7. flexibility is positively related to working conditions, such as skill development, active jobs and involvement in decision-making and is also positively related to

     
  8. Leaving the EU wouldn’t result in war (Although yes we are being threatened subtly by the leave politicians of war and economical problems, to something we never even voted to opt in for) 🙂 but I’m talking more specifically about qmv and Lisbon treaty. If we don’t escape this time, which is the last officially peaceful chance UK has, we will face qmv. There are many things they keep hiding, changing the small print, etc, but as of the signing via Gordon Brown to this Lisbon treaty, we may not leave unless the EU has the majority consent of all eu states in the future. of course there are very few people who look any further than what they can find on a top layer relative to eu laws and regulations, and most have no idea what the Lisbon treaty even is sadly. Ignorance sure makes it easy for those corrupt guys who own us all. 🙂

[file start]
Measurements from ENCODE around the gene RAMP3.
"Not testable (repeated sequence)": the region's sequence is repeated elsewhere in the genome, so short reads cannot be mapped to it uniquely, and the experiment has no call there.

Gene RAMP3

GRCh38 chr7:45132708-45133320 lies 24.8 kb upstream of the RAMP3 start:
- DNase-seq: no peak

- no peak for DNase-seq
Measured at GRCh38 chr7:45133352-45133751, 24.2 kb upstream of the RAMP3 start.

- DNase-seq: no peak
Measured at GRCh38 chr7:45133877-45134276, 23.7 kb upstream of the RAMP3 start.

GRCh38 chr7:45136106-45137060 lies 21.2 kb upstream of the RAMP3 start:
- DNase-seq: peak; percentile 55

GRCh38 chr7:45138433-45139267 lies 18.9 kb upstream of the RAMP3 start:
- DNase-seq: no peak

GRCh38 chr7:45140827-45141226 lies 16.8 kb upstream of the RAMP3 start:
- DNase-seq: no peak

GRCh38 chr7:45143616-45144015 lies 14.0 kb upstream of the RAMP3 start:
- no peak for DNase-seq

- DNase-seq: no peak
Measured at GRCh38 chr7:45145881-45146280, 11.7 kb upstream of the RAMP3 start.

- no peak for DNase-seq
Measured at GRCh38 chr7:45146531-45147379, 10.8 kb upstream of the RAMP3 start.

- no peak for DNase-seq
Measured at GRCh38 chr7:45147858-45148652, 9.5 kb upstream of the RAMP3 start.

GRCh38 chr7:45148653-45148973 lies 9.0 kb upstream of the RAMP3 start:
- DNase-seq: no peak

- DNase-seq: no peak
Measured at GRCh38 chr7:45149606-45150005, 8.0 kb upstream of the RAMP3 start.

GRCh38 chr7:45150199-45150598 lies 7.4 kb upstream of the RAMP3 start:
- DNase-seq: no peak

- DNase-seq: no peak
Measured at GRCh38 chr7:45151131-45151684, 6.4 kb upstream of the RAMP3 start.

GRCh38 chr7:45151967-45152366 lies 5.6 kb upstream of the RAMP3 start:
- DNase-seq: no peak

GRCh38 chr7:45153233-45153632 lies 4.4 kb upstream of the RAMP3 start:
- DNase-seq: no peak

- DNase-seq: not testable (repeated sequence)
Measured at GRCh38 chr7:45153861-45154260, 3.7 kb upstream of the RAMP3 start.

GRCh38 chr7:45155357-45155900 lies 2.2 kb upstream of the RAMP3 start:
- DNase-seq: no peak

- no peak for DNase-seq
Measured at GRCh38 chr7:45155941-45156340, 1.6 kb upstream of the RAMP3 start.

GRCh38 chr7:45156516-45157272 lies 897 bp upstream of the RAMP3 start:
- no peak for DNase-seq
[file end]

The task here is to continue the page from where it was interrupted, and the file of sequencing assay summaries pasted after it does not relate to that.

9. The UK wont leave the EU and it will never happen, the British public will lose a lot of benefits such as : freedom of movement, cheaper flights and the big European companies won’t do business with the UK.

     
  10. There is indeed a lot on the line. The UK economy wants to succeed, but that would mean breaking ranks and causing discord with other countries. No matter what, it will be a hard decision.

     
  11. I think personally we will not leave the EU, but it’s going to depend, to a large extent, on how the news coverage plays out over the next few weeks as I think this is going to have a massive impact on how people vote. it’s going to be interesting, that’s for sure!

     
  12. If leaving the Euro zone would make the interest rates high, I’d rather be within it and enjoy its good benefits. Every people needs everyone and so I’d rather be with the EU.

     
  13. Im sure the UK will do the right thing….I hate to see their economy in recession and hopefully it wont effect other nations.

     
  14. I hope the UK recovers from their bad economy. I wish them the best in the future. It seems like they are prepared to overcome and fix the issue they have with their financial status. Wish them the best of luck.